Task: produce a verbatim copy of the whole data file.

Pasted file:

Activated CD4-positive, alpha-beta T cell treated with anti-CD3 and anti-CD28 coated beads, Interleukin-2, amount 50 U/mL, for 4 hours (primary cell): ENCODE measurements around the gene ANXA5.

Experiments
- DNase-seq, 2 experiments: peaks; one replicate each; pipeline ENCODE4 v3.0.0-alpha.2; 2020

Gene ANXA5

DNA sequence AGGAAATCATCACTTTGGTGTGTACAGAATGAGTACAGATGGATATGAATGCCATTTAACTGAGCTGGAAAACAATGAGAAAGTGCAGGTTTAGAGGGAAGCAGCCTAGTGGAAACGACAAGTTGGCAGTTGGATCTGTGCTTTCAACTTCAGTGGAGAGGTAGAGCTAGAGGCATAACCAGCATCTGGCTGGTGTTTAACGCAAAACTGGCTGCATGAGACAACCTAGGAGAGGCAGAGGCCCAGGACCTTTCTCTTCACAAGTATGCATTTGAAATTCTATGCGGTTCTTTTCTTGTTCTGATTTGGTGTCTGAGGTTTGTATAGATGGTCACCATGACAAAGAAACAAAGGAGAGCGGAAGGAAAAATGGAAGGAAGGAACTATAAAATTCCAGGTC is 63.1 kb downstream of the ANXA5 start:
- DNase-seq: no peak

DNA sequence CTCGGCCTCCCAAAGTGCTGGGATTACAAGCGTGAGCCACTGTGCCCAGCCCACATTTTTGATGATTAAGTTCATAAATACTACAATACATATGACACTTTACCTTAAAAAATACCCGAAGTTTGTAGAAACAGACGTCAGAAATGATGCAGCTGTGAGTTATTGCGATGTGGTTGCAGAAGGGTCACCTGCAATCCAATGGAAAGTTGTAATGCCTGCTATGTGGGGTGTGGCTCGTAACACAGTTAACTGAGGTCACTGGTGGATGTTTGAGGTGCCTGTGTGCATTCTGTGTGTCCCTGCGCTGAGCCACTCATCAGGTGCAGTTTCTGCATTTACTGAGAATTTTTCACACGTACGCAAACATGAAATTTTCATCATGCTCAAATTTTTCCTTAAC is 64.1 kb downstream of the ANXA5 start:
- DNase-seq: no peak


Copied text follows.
Activated CD4-positive, alpha-beta T cell treated with anti-CD3 and anti-CD28 coated beads, Interleukin-2, amount 50 U/mL, for 4 hours (primary cell): ENCODE measurements around the gene ANXA5.

Experiments
- DNase-seq, 2 experiments: peaks; one replicate each; pipeline ENCODE4 v3.0.0-alpha.2; 2020

Gene ANXA5

DNA sequence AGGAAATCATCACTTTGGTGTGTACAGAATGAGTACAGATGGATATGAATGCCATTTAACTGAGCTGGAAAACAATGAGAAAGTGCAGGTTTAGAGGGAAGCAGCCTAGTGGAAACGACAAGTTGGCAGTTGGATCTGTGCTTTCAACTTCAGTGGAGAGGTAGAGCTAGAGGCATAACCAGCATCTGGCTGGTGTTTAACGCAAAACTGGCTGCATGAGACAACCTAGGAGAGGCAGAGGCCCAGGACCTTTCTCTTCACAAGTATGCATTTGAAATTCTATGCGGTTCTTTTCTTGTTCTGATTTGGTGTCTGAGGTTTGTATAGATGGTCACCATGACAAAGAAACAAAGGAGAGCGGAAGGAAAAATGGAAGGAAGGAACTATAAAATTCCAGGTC is 63.1 kb downstream of the ANXA5 start:
- DNase-seq: no peak

DNA sequence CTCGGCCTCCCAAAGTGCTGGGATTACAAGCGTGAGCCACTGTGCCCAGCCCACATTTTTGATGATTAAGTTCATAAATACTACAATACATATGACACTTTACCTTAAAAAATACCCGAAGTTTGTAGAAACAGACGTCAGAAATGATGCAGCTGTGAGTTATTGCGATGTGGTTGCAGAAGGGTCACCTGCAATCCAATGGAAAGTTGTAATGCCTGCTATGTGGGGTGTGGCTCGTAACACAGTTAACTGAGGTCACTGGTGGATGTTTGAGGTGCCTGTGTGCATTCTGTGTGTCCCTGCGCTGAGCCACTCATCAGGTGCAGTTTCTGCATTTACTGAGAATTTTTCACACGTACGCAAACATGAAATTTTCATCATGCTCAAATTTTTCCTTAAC is 64.1 kb downstream of the ANXA5 start:
- DNase-seq: no peak